Coprosma ernodeoides

leaf Main Plant Information





Hawaiian Names with Diacritics

  • Hupilo
  • Kūkaenēnē
  • Leponēnē
  • Nēnē
  • Pilo
  • Pūnēnē
  • ʻAiakanēnē

Hawaiian Names

  • Aiakanene
  • Hupilo
  • Kukaenene
  • Leponene
  • Nene
  • Pilo
  • Punene

Common Names

  • Black-fruited coprosma


  • Nenea ernodeoides

leaf Plant Characteristics

Distribution Status


Endangered Species Status

No Status

Plant Form / Growth Habit

  • Sprawling Shrub
  • Shrub

Mature Size, Height (in feet)

  • Shrub, Dwarf, Less than 2
  • Shrub, Small, 2 to 6

Mature Size, Width

Shrubs spread 10 to 15 feet. [5]

Life Span

Long lived (Greater than 5 years)

Landscape Uses

  • Ground Cover

Additional Landscape Use Information

Though these plants are naturally found at high elevations (4,000-8,500 ft.), they do well at lower elevations (100 ft.) in the landscape. [Rick Barboza, Hui Kū Maoli Ola]

This example underscores the wide range of adaptations among our native Hawaiian plants.

Plant Produces Flowers


leaf Flower Characteristics

Flower Type

Not Showy

Flower Colors

  • Cream
  • Yellow

Additional Flower Color Information

Kūkaenēnē have male and female whitish-cream flowers on separate plants.

Blooming Period

  • Spring
  • Summer

Additional Blooming Period and Fruiting Information

Very dark purple, almost black, fruit follow the late spring to early summer blooming period. Kūkaenēnē is the only dark purple fruited species of Coprosma in the Hawaiian Islands, earning it the common name of Black-fruited coprosma.

leaf Leaf Characteristics

Plant texture

  • Fine

Additional Plant Texture Information

Kūkaenēnē leaves are shiny, narrow and under an inch long.

Leaf Colors

  • Medium Green

leaf Pests and Diseases

Additional Pest & Disease Information

Kūkaenēnē is prone to ants, scale, mealy bugs, thrips and aphids.

leaf Growth Requirements


Fertilize the plants with 8-8-8 every 4 to 6 months.

Water Requirements

  • Dry

Additional Water Information

They can tolerate from dry to wet conditions.

Soil must be well drained


Light Conditions

  • Full sun
  • Partial sun

Additional Lighting Information

Kūkaenēnē can tolerate some shade as an understory groundcover. [3]


  • Waterlogged Soil
  • Drought
  • Wind


  • Cinder

leaf Environmental Information

Natural Range

  • Maui
  • Hawaiʻi

Natural Zones (Elevation in feet, Rainfall in inches)

  • 4000 to 4999, 0 to 50 (Dry)
  • 4000 to 4999, 50 to 100 (Mesic)
  • 4000 to 4999, Greater than 100 (Wet)

Additional Habitat Information

Kūkaenēnē occurs primarily in open sites, often on lava and cinder fields in subalpine woodlands on East Maui and Hawaiʻi Island from 4000 to about 8500 feet.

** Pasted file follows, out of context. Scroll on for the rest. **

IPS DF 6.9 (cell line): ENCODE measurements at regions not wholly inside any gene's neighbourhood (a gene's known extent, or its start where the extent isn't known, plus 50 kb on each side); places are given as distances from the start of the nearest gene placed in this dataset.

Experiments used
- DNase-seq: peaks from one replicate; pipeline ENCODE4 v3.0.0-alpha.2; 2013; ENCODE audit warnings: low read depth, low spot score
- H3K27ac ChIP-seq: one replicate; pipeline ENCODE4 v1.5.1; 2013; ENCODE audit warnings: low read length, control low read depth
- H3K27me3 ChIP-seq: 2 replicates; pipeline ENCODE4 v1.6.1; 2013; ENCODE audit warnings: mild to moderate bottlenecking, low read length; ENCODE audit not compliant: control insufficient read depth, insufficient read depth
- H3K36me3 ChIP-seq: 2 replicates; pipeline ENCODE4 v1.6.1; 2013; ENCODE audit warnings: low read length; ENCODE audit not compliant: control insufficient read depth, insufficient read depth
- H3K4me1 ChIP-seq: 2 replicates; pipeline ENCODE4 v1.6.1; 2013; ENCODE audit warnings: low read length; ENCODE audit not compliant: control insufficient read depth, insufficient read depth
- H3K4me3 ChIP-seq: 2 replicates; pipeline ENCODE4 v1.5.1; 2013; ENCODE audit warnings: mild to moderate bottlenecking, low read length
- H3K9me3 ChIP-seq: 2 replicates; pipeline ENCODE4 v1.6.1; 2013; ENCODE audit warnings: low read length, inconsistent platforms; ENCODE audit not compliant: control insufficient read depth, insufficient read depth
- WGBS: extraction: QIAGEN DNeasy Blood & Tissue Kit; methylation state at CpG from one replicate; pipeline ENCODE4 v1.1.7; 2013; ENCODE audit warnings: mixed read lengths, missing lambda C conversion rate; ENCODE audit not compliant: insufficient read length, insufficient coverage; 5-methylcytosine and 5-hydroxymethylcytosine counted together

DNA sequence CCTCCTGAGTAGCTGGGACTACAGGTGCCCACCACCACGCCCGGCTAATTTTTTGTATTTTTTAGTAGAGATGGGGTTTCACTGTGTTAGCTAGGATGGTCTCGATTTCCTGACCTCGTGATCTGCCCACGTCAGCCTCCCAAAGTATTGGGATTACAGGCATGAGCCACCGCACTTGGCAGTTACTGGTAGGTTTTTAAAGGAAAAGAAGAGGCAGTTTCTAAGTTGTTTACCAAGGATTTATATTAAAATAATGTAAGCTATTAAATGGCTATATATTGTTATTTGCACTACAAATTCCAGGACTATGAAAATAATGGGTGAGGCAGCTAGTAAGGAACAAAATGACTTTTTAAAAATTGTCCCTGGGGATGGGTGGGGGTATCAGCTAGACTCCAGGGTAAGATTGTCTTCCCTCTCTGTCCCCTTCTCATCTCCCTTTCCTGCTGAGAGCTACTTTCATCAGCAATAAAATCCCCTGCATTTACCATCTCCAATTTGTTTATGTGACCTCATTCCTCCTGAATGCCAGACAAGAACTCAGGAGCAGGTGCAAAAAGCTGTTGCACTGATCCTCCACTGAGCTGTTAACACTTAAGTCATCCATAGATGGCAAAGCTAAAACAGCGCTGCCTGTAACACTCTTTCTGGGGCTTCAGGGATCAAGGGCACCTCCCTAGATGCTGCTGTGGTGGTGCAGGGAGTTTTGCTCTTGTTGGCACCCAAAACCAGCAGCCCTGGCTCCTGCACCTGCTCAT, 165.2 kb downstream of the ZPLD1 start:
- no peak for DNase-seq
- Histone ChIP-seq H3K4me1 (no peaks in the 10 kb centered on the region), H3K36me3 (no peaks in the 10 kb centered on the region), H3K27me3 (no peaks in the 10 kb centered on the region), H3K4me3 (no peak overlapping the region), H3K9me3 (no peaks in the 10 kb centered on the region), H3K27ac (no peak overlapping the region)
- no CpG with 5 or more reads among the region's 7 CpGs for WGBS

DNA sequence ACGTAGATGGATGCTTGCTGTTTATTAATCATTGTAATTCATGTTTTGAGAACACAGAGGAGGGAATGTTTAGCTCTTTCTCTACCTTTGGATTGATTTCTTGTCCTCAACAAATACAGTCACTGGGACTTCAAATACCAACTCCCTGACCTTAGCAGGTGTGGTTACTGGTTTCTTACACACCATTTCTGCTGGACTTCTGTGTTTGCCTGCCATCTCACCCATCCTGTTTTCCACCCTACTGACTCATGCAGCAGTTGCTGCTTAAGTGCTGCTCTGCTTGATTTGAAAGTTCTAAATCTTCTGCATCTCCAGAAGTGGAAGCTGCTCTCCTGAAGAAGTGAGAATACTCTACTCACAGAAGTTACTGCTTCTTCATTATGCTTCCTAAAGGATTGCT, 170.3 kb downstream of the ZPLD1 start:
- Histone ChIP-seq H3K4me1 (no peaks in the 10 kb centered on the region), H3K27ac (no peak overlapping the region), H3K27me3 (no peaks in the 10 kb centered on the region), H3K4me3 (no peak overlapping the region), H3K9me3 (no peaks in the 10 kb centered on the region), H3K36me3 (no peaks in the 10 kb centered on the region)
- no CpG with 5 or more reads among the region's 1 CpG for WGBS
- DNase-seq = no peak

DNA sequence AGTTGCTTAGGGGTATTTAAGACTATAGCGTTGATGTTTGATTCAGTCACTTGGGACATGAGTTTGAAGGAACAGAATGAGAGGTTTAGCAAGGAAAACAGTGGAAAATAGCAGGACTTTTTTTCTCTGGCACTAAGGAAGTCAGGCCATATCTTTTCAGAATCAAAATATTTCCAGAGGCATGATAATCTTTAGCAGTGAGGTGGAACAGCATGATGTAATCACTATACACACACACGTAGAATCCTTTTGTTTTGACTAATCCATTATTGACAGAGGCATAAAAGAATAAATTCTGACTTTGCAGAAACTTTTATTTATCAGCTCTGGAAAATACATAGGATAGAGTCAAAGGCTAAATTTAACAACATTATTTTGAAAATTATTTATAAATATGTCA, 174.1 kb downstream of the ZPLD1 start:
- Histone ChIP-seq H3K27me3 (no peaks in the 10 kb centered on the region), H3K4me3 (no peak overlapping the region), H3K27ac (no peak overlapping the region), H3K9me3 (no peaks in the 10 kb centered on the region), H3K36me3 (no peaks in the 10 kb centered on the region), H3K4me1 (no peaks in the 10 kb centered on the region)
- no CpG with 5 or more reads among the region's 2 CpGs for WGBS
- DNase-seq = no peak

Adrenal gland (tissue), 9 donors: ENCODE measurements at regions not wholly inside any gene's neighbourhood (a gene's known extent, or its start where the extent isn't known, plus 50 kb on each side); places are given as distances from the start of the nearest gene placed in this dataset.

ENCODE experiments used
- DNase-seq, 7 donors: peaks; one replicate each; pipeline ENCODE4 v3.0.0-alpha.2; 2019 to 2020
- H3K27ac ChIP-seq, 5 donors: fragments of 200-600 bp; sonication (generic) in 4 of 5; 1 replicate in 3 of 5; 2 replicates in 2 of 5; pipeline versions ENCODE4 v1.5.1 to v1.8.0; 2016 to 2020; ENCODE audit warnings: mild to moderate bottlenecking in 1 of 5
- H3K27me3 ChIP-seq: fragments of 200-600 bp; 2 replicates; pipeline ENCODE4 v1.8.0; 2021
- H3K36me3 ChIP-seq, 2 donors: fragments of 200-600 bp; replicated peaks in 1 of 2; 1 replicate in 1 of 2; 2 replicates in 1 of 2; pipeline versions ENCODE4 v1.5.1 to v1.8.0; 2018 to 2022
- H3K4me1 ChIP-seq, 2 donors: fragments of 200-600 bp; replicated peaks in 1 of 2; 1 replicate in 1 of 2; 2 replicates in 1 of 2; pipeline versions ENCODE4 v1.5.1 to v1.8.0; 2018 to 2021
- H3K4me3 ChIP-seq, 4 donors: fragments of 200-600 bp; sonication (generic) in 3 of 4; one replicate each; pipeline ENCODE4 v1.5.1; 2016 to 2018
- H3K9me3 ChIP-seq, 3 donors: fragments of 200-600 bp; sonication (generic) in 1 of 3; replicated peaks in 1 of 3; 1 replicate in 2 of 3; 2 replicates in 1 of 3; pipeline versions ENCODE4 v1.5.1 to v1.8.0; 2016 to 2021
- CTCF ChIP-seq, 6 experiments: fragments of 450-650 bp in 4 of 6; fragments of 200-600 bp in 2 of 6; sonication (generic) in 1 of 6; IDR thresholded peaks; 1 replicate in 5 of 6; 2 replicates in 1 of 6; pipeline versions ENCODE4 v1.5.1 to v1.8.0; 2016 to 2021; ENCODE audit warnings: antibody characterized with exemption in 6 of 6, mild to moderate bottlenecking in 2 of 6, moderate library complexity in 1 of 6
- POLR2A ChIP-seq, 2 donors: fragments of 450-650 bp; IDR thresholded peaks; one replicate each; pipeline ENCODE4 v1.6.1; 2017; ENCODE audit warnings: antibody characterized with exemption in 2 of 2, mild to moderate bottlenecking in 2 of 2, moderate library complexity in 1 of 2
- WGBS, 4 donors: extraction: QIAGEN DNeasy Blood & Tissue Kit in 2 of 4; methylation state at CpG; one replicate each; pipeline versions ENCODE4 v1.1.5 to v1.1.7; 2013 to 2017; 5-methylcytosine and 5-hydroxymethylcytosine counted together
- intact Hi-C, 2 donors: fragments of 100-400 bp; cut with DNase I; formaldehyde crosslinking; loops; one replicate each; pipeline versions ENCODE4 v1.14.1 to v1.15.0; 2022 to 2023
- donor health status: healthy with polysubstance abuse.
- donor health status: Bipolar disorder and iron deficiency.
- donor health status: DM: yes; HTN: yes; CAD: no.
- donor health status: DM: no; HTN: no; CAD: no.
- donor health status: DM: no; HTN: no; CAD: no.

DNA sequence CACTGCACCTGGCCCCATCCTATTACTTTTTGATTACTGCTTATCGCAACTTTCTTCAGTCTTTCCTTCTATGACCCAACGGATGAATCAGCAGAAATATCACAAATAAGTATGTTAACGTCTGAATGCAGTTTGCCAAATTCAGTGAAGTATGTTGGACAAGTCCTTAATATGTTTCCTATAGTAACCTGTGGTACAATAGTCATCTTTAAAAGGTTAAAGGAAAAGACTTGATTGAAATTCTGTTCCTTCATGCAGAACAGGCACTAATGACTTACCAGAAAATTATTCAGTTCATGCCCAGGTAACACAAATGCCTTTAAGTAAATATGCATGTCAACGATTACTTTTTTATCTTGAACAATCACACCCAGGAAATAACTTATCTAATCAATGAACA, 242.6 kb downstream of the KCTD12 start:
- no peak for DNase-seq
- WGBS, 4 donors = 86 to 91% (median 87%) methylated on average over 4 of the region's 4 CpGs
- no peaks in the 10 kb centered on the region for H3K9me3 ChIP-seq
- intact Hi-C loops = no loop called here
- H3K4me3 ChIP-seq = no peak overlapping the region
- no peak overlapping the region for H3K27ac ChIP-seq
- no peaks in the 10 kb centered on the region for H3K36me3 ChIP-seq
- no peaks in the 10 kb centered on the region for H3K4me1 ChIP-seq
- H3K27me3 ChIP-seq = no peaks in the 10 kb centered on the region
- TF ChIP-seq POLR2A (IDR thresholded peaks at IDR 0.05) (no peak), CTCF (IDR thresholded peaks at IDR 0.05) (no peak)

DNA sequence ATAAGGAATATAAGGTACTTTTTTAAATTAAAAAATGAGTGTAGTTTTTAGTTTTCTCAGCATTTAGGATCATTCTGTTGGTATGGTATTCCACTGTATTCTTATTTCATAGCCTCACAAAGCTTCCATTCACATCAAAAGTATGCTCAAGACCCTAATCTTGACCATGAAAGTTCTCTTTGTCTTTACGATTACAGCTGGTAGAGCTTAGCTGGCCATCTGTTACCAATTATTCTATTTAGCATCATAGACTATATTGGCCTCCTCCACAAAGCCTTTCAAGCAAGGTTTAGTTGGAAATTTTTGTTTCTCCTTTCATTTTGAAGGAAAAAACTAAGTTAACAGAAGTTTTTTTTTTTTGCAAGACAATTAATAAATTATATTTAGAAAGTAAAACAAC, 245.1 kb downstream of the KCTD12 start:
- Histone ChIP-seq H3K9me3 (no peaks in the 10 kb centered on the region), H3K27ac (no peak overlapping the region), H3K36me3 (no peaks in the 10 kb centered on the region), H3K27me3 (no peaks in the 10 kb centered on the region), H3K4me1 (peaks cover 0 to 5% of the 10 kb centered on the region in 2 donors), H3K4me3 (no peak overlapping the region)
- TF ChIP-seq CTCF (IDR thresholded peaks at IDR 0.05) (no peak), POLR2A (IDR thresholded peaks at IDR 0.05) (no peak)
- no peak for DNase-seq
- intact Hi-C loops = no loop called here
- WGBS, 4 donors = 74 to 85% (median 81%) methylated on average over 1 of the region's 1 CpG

One collection was apparently made at the bog on Mount ʻEke, West Maui.

leaf Special Features and Information

General Information

The thirteen Hawaiian endemic species of Coprosma belong to Rubiaceae or Coffee family and all appear to be common to fairly common in their habitat. Kūkaenēnē is the only black fruited species of Coprosma in the Hawaiian Islands.


The generic name is from the Greek kopros, dung, and osme, smell referring to the dung-like or rotten cabbage smell (methanethiol) given off when the leaves of some species are crushed. [1]

The specific epithet ernodeoides means resembling Ernodea, a genus of plants in the same family (Rubiaceae) as Coprosma ernodeoides.

Hawaiian Names:

The genus name Coprosma means "smelling like dung." By coincidence, the Hawaiian name kūkaenēnē literally means "nēnē dung." This refers not to the smell but to the dung-like appearance of the dark fruits, which do in fact resemble nēnē droppings (kūkae). Nevertheless, nēnē (Branta sandvicensis), or Hawaiian goose, do eat the fruits as part of their natural diet. So then, one might say that when kūkaenēnē is eaten by nēnē and they deposit their kūkae, kūkaenēnē is spread throughout the nēnē habitat!

Intrestingly, another name for Coprosma ernodeoides is ʻaiakanēnē, literally meaning "food of the nēnē."

Early Hawaiian Use


Early Hawaiians made a yellow dye from the inner bark and the fruits were used to make a dark purple or black dye. [2]


The leaves flowers and black fruits were also strung on lei. [4,6]

Additional References

[1] [accessed August 2, 2008]
[2] "Plants in Hawaiian Culture" by Beatrice H. Krauss, page 65.
[3] "Hawaiʻi the Fires of Life--Rebirth in Volcano Land" by Garrett A. Smathers and Dieter Mueller-Dombois, page 96.

[4] "Nā Lei Makamae--The Treasured Lei" by Marie A. McDonald & Paul R. Weissich, pages 8, 64.

[5] Haleakalā National Park [Accessed on 7/16/13]

[6] "Ethnobotany of Hawaii" by Beatrice H. Krauss, page 147.



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